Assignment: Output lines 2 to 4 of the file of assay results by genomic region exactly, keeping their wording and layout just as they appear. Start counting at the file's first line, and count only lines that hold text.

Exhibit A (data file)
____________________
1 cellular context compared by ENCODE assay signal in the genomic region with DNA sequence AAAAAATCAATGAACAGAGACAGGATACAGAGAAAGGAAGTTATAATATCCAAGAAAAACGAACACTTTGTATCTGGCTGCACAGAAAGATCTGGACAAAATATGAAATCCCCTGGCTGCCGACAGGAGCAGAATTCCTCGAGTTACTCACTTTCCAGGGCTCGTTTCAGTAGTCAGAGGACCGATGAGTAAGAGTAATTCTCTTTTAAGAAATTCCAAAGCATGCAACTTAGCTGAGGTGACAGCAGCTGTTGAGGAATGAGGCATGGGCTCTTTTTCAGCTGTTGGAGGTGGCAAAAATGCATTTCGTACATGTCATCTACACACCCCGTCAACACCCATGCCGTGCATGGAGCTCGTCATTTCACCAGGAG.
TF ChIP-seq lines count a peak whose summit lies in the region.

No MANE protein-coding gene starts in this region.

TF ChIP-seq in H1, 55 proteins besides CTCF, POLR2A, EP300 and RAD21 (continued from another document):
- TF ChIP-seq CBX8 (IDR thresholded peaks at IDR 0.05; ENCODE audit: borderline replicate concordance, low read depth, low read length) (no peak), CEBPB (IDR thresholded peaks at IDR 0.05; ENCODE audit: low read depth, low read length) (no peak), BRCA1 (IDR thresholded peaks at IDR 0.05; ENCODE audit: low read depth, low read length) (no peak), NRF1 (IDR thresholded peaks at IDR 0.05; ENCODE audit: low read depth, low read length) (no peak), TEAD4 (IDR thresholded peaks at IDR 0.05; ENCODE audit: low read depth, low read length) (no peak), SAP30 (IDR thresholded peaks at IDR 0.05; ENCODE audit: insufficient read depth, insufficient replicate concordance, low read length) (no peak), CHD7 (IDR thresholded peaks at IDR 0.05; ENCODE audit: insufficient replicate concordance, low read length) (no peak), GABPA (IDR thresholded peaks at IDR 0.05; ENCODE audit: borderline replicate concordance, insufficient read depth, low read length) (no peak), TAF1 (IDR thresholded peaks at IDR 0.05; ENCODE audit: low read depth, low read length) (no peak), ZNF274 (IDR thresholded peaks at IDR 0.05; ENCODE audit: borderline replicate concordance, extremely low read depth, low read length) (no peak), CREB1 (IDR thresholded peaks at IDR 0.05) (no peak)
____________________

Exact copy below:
TF ChIP-seq lines count a peak whose summit lies in the region.

No MANE protein-coding gene starts in this region.

TF ChIP-seq in H1, 55 proteins besides CTCF, POLR2A, EP300 and RAD21 (continued from another document):